Alchemists, Mediums, and Magicians: Stories of Taoist Mystics [NOOK Book]

Overview



Here is an introduction to the magical and mystical realm of Taoism through biographical and historical sketches of Taoist adepts over two thousand years. This panoramic view of the many faces of Taoism and its intimate connection with Chinese culture and society includes intriguing accounts of the Taoist secret societies that carried out mystical exercises and powerful consciousness-altering techniques, including sensory deprivation, ...

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Alchemists, Mediums, and Magicians: Stories of Taoist Mystics

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Overview



Here is an introduction to the magical and mystical realm of Taoism through biographical and historical sketches of Taoist adepts over two thousand years. This panoramic view of the many faces of Taoism and its intimate connection with Chinese culture and society includes intriguing accounts of the Taoist secret societies that carried out mystical exercises and powerful consciousness-altering techniques, including sensory deprivation, incantation, visualization, and concentration.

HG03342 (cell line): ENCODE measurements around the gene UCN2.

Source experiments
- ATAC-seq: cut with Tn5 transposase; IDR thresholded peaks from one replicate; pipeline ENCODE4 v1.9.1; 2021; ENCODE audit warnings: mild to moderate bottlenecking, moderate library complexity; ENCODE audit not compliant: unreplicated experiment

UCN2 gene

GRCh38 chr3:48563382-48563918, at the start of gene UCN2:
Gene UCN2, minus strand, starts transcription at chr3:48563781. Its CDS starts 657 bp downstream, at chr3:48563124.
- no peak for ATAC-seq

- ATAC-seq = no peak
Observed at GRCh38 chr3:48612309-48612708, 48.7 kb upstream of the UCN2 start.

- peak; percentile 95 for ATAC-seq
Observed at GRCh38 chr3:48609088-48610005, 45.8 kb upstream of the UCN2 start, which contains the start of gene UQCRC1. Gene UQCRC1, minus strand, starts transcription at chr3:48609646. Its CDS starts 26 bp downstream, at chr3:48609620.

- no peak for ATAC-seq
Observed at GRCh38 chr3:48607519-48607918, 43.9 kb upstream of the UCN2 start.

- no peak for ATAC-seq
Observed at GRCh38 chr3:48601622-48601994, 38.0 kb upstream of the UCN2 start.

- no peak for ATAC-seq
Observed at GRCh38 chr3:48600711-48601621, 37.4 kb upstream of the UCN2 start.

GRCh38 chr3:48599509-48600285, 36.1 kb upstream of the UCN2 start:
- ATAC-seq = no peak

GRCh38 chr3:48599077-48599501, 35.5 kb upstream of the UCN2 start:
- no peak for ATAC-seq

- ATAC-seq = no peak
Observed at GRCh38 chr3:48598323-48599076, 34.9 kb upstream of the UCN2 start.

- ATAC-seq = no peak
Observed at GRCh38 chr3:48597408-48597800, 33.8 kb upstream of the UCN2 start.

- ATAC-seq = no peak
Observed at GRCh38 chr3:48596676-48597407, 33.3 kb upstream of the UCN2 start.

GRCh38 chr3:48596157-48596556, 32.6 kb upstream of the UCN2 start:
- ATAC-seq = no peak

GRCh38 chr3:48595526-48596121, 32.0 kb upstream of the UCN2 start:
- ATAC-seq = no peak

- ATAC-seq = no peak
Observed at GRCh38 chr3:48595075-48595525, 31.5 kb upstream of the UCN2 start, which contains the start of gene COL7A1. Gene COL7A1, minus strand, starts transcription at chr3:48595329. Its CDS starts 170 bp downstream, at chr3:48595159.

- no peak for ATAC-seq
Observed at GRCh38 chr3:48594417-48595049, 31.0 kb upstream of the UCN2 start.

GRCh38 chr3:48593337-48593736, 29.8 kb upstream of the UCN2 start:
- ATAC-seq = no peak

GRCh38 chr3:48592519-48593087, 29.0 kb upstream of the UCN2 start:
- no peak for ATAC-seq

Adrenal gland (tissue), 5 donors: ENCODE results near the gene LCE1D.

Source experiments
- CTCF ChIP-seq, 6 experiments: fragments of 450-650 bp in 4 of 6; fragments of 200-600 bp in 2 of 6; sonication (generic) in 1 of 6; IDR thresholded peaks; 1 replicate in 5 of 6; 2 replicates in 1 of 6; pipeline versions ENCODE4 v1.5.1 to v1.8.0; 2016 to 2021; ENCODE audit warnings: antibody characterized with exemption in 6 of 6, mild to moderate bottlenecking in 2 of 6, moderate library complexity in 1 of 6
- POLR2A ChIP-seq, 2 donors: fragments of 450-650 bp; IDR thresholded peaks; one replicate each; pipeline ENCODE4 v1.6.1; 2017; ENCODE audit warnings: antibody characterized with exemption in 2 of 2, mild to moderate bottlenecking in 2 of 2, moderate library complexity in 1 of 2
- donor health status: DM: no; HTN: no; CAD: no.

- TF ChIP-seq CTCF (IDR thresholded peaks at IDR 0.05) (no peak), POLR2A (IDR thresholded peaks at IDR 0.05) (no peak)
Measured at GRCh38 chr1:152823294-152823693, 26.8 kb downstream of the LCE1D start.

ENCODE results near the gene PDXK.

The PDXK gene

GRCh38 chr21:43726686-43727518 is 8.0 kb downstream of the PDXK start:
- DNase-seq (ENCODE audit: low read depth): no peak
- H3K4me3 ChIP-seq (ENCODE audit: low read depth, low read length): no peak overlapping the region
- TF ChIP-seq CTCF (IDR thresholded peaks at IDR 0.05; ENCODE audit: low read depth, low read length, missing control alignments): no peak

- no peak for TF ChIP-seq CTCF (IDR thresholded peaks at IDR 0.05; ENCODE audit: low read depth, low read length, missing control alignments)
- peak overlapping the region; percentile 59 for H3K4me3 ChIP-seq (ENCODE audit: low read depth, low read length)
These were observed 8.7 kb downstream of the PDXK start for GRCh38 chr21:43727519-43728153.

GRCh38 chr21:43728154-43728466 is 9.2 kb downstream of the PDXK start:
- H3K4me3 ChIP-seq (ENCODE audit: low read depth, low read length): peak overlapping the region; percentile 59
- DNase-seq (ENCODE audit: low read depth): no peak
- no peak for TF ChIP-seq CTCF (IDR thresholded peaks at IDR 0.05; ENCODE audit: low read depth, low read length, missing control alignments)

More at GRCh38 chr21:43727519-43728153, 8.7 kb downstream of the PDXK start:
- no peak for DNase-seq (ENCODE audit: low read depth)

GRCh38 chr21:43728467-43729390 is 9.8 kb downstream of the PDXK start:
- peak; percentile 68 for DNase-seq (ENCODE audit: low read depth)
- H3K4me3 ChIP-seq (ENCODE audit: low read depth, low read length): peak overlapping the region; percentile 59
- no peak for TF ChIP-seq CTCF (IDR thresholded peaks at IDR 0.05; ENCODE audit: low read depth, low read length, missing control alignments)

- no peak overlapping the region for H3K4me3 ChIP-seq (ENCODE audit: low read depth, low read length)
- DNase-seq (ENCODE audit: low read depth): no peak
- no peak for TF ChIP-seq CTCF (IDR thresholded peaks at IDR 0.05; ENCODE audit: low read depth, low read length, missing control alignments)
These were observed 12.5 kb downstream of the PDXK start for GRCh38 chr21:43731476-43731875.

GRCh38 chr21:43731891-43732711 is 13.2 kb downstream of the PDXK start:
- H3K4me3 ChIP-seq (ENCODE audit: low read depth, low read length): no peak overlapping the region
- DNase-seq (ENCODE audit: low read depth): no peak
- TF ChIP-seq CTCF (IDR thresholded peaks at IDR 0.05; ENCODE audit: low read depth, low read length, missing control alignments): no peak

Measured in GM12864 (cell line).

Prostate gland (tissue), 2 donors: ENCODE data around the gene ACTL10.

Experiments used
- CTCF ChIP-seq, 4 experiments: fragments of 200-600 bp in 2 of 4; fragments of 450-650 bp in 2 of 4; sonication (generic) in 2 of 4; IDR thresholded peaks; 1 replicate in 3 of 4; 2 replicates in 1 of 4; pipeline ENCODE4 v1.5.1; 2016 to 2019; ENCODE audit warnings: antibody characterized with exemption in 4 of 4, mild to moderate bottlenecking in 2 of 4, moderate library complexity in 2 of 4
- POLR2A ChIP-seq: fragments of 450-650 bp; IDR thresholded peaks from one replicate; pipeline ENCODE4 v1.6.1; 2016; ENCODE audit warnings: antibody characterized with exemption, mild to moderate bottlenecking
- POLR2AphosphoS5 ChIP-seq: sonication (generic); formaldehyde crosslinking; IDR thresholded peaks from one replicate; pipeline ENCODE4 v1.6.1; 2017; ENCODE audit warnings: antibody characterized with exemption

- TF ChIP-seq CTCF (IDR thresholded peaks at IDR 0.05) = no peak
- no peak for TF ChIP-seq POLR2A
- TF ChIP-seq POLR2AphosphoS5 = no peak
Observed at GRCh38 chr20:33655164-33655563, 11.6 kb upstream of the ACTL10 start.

This collection of sketches, compiled by Zhang Tianyu, a Taoist priest in the fourteenth century, and translated by renowned translator Thomas Cleary, portrays more than one hundred remarkable individuals from the eleventh century B.C.E. to the thirteenth century C.E. It introduces us to a broad and fascinating range of personalities including philosophers and scholars, magicians and mediums, alchemists and physicians, seers and soothsayers, and artists and poets, among many others.

Cleary’s expert translation and informative footnotes make this collection a lively and accessible read.

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Product Details

  • ISBN-13: 9780834821668
  • Publisher: Shambhala Publications, Inc.
  • Publication date: 3/15/2011
  • Sold by: Barnes & Noble
  • Format: eBook
  • File size: 573 KB

Meet the Author